The 1948 edition of Vogue’s Book of Etiquette contains over 600 pages of etiquette rules for daily life and special events. While a lot of the social conventions of the 40’s were out of date by the time the 60’s happened, they are nonetheless fun to read about! So Laura Petrie might not have followed all of these rules, but she certainly would have had parents that did (or at least tried to).
The Ideal Attitude (p.33)
The ideal attitude which should underlie all women’s manners expresses kindness, gentleness, good will, sensitive understanding, self-respect and, when it is appropriate, deference.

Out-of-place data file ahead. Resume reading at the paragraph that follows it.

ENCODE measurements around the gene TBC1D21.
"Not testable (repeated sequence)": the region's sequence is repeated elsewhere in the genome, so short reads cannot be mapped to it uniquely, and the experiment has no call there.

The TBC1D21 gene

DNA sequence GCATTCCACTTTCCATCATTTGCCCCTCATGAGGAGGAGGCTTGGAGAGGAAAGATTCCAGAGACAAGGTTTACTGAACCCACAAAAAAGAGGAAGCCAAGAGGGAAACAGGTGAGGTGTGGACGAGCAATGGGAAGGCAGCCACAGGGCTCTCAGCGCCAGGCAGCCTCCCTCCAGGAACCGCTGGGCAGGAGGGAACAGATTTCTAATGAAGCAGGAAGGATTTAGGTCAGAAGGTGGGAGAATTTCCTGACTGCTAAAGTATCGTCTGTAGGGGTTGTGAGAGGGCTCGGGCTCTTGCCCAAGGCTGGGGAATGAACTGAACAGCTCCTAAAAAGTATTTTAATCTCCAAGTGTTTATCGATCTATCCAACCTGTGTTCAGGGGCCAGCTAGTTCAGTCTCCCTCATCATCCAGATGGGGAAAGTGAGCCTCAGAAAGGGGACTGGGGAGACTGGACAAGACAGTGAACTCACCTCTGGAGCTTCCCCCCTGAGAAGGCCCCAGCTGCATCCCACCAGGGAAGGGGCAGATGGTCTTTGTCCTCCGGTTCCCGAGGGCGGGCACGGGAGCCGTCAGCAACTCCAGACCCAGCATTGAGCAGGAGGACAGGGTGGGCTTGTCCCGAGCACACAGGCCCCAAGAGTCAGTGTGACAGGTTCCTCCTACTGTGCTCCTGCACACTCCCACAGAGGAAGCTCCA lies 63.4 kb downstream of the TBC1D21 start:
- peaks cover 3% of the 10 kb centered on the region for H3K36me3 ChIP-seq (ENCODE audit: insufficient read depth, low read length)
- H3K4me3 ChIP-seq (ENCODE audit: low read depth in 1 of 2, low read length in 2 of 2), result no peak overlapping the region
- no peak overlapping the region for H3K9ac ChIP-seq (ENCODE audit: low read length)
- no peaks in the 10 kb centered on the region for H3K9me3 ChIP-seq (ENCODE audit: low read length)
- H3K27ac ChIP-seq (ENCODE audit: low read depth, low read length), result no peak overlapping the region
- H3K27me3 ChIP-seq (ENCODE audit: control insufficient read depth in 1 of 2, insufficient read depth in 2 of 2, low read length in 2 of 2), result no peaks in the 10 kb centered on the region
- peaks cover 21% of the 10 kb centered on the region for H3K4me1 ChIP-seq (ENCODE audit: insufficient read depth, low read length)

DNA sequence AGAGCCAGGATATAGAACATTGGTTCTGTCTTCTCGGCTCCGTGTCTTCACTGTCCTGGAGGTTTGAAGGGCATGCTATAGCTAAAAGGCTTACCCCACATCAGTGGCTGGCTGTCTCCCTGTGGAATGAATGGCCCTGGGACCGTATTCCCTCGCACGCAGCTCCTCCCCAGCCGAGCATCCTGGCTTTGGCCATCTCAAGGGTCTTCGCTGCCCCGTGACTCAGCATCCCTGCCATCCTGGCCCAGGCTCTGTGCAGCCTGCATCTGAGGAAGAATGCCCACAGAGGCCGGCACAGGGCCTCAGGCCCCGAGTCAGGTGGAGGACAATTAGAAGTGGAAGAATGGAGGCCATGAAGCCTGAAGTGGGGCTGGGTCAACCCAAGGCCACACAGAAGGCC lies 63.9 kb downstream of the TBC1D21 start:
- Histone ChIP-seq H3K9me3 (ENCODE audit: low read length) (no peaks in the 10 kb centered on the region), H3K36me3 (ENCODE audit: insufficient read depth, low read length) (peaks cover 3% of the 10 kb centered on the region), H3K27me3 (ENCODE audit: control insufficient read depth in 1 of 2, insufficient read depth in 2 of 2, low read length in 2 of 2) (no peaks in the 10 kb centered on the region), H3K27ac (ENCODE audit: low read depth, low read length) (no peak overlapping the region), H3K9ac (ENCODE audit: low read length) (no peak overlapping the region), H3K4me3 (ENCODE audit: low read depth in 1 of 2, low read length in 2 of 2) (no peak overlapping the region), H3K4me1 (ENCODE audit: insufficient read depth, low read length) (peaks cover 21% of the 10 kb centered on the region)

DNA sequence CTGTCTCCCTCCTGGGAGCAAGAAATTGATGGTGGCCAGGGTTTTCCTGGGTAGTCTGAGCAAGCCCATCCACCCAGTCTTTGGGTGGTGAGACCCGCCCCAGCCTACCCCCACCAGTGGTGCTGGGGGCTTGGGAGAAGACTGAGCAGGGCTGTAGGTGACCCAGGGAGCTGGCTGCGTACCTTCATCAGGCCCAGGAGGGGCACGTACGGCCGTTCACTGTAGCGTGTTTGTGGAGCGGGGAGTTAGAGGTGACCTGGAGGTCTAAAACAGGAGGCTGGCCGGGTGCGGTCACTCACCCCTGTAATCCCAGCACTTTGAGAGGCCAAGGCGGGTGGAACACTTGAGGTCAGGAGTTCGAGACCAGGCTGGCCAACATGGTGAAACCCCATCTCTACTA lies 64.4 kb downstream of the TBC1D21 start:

So, the ideal woman is pleasant and submissive. When you read articles on the internet about how people need to stop telling women to ‘smile more’ (check out this art project called “Stop telling women to smile”) this is what those articles are attacking. While everyone should be pleasant and have others in mind, Vogue described manners for men a few pages earlier by declaring,
…noticeably good manners, according to the Anglo-American standard, are almost unattractive in a man. (p.25)
Instead, men should be discreet with their politeness and never be noticeably concerned for decorum.
The double standard in male and female roles during the 1940s was quite drastic (as is visible in this book). But let’s not forget that at this time it was completely acceptable to hold people to these standards.